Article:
Next week, the Vermont Senate Committee on Natural Resources and Energy will hold a virtual public hearing on a trio of Senate bills that could reduce the size and power of the Vermont Fish & Wildlife Board, ban hunting coyotes with dogs, and ban “leghold” traps in the state.
The state Fish & Wildlife Board currently consists of 14 members — a citizen from each county in the state — who act as a rule-making body and authority guided by the state Fish & Wildlife Department. The board members are appointed by the governor, and a person may only serve one six-year term.
Senate Bill 129, introduced by Sen. Brian Campion last year, seeks to remove most of the board’s power by reducing it to an advisory body consisting of 12 members “with consideration of geographic diversity.” This would mean the state Legislature would ultimately have authority over Fish & Wildlife Department matters.
“This bill proposes to transfer the authority to adopt rules for the taking of fish, wildlife, and fur-bearing animals from the Fish and Wildlife Board to the Department of Fish and Wildlife. The bill would also amend the authority of the Fish and Wildlife Board so that it serves in an advisory capacity to the Department of Fish and Wildlife,” the text of the bill states.
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It also says that under the 12-board-member model, four members would be appointed by a Fish & Wildlife Commissioner, four would be appointed by the Speaker of the House, and the Committee on Committees would appoint the remaining four.
“This is an absurd violation of [the] separation of powers and basic notions of checks and balances within our system,” said Dillon Barto, manager of state services for Sportsmen’s Alliance. “Moreover, when one considers the vast number of anti-hunting bills recently brought forth by the current Vermont legislature, this bill is nothing short of a fast-track ban on hunting altogether.”
Proponents of the bill say the board has long been stacked with political appointees who are fishing, hunting, or trapping license holders.
“This isn’t the 1950s. Wildlife is facing the sixth mass extinction, and Vermont Fish & Wildlife just continues on with business as usual,” said Brenna Galdenzi of Protect Our Wildlife, a group that has advocated against a number of hunting and trapping traditions in Vermont. Galdenzi moved to the state in 2010.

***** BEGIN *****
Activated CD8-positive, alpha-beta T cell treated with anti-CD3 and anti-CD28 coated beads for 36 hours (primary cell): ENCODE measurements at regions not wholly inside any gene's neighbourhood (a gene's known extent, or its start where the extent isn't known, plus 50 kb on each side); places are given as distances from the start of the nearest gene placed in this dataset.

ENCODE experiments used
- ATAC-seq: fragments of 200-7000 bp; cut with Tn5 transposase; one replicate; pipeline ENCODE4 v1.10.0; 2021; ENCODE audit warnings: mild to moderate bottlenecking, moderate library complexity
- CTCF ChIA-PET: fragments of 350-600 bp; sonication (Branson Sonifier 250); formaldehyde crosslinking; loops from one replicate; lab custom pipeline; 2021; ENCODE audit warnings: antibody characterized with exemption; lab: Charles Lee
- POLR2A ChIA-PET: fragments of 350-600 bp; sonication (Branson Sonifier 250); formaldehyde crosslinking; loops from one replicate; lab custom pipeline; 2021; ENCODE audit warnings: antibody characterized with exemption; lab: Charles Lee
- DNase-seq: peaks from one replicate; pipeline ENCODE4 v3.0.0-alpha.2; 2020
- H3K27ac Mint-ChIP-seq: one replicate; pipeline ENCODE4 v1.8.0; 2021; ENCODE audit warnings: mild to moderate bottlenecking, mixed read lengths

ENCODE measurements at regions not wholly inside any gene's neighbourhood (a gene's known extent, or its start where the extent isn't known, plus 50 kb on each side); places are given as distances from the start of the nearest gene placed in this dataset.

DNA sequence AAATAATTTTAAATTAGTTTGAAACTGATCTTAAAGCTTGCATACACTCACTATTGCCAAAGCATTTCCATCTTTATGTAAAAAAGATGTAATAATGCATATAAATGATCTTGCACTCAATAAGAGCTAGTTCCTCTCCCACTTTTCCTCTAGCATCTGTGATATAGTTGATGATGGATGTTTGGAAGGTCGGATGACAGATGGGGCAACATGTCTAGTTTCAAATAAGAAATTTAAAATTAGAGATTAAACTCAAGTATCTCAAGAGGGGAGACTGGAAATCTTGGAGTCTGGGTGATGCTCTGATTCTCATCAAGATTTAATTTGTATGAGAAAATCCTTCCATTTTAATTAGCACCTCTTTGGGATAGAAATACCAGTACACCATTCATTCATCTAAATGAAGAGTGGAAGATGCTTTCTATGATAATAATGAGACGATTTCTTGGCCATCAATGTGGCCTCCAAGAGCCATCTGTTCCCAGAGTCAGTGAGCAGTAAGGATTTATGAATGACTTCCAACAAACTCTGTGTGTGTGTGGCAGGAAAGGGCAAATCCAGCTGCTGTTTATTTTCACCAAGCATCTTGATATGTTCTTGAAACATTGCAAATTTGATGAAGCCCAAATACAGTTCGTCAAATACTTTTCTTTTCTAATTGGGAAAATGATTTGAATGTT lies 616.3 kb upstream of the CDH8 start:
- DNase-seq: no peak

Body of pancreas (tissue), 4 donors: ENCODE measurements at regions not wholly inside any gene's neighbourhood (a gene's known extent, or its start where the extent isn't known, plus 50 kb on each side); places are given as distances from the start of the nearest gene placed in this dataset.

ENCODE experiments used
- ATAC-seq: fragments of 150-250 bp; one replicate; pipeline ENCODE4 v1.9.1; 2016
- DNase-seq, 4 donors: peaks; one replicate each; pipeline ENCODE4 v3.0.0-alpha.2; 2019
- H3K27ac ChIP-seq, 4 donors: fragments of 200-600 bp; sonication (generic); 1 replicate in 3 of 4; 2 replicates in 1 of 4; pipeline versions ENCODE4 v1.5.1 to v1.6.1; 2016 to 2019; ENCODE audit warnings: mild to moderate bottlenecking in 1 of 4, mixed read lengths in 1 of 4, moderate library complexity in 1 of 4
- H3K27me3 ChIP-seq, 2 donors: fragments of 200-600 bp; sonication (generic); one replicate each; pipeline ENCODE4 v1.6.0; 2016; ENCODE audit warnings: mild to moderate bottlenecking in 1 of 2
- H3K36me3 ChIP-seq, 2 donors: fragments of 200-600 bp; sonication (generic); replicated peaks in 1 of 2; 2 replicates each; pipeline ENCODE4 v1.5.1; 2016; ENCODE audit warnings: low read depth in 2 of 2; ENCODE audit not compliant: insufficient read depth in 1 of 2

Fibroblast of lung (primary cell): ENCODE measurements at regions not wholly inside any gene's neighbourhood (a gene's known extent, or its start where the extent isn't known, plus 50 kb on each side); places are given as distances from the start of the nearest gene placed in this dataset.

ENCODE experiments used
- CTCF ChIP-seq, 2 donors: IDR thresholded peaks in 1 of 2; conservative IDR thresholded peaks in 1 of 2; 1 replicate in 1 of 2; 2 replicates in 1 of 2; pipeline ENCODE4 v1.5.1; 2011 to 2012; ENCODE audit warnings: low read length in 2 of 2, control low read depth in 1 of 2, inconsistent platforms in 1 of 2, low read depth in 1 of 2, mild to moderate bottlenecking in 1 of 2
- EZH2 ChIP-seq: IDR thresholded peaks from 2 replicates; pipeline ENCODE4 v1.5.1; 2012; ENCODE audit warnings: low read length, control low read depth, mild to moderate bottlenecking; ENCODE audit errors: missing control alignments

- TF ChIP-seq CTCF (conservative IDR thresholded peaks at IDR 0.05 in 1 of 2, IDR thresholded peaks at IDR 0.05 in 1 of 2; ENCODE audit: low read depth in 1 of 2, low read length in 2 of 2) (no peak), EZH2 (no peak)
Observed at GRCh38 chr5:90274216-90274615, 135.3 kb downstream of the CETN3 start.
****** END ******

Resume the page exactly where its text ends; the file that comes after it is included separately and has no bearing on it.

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“These people come into this state because they ‘like it,’” said former Fish & Wildlife Board member Bill Pickens during a June 2021 meeting. “And they get here and find out what we do, and they can’t stand it anymore.”
Public comments at the Feb. 10 virtual meeting will also be heard on SB 281 and SB 201.
SB 281 was introduced by the Committee on Natural Resources and Energy and would outright ban the use of dogs for coyote hunting.
“Once again, animal-rights activists are showing they will stop at nothing to undermine wildlife management. They’re employing the same weak, emotional arguments they’ve been using for years to destroy our hunting and ranching cultures,” said Brian Lynn, vice president of communications for Sportsmen’s Alliance. “Let’s be clear: This bill has zero to do with public safety and everything to do with banning hunting with dogs and ending predator management.”
SB 201 is a piece of anti-trapping legislation introduced by Sen. Richard McCormack that would “prohibit the use of leghold traps to take or attempt to take wildlife.”
“A person who violates section 4707 of this title by using or attempting to use a leghold trap to take wildlife shall be fined not less than $200.00 or more than $500.00 or imprisoned for not more than 60 days, or both, for a first offense. For a second or subsequent offense, a person shall be fined not less
than $500.00 or more than $1,000.00 or imprisoned for not more than six months, or both,” the bill says.
Registration for the Feb. 10 meeting is full, but the Sportsmen’s Alliance says those wishing to speak out against these bills should email firstname.lastname@example.org and include the bill number in the subject line.
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